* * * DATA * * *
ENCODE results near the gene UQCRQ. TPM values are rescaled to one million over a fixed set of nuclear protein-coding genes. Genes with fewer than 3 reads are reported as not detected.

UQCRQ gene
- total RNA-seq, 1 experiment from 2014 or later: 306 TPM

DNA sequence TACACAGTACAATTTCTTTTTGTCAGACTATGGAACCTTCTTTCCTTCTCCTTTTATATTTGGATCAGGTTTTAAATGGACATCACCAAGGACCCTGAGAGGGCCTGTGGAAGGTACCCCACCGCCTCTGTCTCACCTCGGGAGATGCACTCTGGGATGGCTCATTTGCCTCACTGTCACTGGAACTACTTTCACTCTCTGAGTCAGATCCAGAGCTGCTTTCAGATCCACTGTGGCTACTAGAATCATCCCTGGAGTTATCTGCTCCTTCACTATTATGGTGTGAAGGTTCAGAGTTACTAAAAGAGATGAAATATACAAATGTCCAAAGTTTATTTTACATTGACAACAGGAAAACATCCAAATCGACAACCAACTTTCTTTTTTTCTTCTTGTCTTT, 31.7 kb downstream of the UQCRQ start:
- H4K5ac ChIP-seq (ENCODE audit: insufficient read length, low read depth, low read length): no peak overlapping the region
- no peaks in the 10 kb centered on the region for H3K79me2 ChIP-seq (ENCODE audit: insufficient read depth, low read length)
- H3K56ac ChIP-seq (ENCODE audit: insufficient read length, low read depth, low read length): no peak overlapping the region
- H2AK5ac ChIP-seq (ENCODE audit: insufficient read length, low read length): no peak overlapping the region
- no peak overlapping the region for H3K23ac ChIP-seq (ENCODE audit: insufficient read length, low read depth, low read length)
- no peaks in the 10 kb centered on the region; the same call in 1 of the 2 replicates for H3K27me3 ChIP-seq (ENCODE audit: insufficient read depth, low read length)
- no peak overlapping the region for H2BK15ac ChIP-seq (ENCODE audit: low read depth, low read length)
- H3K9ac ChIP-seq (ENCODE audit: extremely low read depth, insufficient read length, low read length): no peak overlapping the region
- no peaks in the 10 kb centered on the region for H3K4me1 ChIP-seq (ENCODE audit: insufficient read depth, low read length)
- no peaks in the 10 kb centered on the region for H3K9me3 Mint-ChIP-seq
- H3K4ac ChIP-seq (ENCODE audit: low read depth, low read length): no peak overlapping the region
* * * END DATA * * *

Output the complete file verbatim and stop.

ENCODE results near the gene UQCRQ. TPM values are rescaled to one million over a fixed set of nuclear protein-coding genes. Genes with fewer than 3 reads are reported as not detected.

UQCRQ gene
- total RNA-seq, 1 experiment from 2014 or later: 306 TPM

DNA sequence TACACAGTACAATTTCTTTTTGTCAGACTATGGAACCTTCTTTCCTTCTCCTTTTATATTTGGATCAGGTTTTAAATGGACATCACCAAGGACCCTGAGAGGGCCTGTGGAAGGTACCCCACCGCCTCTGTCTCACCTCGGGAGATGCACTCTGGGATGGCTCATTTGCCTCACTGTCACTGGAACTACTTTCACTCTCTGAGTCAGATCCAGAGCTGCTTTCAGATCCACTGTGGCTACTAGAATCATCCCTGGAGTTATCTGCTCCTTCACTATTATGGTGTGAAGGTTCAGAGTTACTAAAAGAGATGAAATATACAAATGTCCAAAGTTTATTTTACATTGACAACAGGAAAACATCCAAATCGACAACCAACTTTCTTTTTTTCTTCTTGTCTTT, 31.7 kb downstream of the UQCRQ start:
- H4K5ac ChIP-seq (ENCODE audit: insufficient read length, low read depth, low read length): no peak overlapping the region
- no peaks in the 10 kb centered on the region for H3K79me2 ChIP-seq (ENCODE audit: insufficient read depth, low read length)
- H3K56ac ChIP-seq (ENCODE audit: insufficient read length, low read depth, low read length): no peak overlapping the region
- H2AK5ac ChIP-seq (ENCODE audit: insufficient read length, low read length): no peak overlapping the region
- no peak overlapping the region for H3K23ac ChIP-seq (ENCODE audit: insufficient read length, low read depth, low read length)
- no peaks in the 10 kb centered on the region; the same call in 1 of the 2 replicates for H3K27me3 ChIP-seq (ENCODE audit: insufficient read depth, low read length)
- no peak overlapping the region for H2BK15ac ChIP-seq (ENCODE audit: low read depth, low read length)
- H3K9ac ChIP-seq (ENCODE audit: extremely low read depth, insufficient read length, low read length): no peak overlapping the region
- no peaks in the 10 kb centered on the region for H3K4me1 ChIP-seq (ENCODE audit: insufficient read depth, low read length)
- no peaks in the 10 kb centered on the region for H3K9me3 Mint-ChIP-seq
- H3K4ac ChIP-seq (ENCODE audit: low read depth, low read length): no peak overlapping the region